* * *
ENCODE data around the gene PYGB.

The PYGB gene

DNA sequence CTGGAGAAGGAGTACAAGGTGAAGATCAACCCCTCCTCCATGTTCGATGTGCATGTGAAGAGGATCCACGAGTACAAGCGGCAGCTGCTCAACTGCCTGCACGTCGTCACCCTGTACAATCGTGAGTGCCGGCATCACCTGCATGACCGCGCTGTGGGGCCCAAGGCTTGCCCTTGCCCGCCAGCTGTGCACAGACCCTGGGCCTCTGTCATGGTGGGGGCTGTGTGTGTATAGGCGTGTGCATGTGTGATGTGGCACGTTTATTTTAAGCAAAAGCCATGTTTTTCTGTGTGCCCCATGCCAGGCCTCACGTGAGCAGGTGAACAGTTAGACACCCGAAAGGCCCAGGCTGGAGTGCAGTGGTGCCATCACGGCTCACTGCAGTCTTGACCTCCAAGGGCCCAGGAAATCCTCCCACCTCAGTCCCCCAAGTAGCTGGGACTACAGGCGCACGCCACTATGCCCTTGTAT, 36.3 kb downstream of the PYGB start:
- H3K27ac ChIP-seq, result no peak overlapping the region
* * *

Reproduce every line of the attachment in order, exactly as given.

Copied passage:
ENCODE data around the gene PYGB.

The PYGB gene

DNA sequence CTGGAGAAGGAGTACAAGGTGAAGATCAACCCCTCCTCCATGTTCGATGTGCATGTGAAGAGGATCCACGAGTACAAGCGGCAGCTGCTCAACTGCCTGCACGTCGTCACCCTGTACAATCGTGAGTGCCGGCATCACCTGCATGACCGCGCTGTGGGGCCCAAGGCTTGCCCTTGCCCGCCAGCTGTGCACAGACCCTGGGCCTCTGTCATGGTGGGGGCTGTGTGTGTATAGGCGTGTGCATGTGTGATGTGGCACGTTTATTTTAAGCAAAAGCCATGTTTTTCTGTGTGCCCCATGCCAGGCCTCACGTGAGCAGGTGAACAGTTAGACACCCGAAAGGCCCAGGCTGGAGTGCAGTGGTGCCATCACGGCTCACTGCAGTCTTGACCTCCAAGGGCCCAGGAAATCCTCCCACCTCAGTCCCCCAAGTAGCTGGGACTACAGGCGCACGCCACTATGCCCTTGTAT, 36.3 kb downstream of the PYGB start:
- H3K27ac ChIP-seq, result no peak overlapping the region